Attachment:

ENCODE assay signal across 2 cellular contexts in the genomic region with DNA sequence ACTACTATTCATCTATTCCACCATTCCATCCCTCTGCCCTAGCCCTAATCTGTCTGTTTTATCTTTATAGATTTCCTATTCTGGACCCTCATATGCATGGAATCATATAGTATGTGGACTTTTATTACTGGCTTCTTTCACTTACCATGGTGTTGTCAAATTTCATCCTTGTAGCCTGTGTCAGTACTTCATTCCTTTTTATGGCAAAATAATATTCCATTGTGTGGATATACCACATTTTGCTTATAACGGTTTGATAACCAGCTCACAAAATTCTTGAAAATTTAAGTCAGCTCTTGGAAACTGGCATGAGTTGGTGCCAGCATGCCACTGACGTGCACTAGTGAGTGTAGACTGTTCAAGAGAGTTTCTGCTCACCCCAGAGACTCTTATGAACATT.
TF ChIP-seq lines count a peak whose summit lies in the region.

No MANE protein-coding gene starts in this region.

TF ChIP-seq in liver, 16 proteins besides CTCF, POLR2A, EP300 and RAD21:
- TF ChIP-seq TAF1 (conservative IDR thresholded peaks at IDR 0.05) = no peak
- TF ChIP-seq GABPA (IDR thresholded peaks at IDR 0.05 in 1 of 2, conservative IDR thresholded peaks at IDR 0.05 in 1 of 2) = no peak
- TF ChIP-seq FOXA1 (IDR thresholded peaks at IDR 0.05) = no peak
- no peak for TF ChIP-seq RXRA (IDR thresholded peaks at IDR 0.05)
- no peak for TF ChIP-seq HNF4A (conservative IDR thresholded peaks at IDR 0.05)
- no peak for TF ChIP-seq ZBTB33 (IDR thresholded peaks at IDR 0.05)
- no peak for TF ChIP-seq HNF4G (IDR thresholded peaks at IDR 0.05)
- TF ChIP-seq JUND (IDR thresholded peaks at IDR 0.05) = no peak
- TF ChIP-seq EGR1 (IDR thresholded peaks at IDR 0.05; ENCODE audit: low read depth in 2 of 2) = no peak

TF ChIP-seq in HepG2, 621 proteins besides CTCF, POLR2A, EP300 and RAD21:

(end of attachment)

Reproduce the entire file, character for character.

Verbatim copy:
ENCODE assay signal across 2 cellular contexts in the genomic region with DNA sequence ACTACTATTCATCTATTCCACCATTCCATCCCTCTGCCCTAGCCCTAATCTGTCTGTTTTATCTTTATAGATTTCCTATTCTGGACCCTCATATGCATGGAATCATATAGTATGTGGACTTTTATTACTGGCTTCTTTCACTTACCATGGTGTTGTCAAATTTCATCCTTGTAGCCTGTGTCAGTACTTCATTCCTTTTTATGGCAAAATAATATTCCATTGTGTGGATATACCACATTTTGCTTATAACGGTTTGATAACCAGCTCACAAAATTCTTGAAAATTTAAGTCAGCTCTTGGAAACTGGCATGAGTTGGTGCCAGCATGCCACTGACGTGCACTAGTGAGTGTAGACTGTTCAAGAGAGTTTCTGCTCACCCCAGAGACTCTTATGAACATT.
TF ChIP-seq lines count a peak whose summit lies in the region.

No MANE protein-coding gene starts in this region.

TF ChIP-seq in liver, 16 proteins besides CTCF, POLR2A, EP300 and RAD21:
- TF ChIP-seq TAF1 (conservative IDR thresholded peaks at IDR 0.05) = no peak
- TF ChIP-seq GABPA (IDR thresholded peaks at IDR 0.05 in 1 of 2, conservative IDR thresholded peaks at IDR 0.05 in 1 of 2) = no peak
- TF ChIP-seq FOXA1 (IDR thresholded peaks at IDR 0.05) = no peak
- no peak for TF ChIP-seq RXRA (IDR thresholded peaks at IDR 0.05)
- no peak for TF ChIP-seq HNF4A (conservative IDR thresholded peaks at IDR 0.05)
- no peak for TF ChIP-seq ZBTB33 (IDR thresholded peaks at IDR 0.05)
- no peak for TF ChIP-seq HNF4G (IDR thresholded peaks at IDR 0.05)
- TF ChIP-seq JUND (IDR thresholded peaks at IDR 0.05) = no peak
- TF ChIP-seq EGR1 (IDR thresholded peaks at IDR 0.05; ENCODE audit: low read depth in 2 of 2) = no peak

TF ChIP-seq in HepG2, 621 proteins besides CTCF, POLR2A, EP300 and RAD21: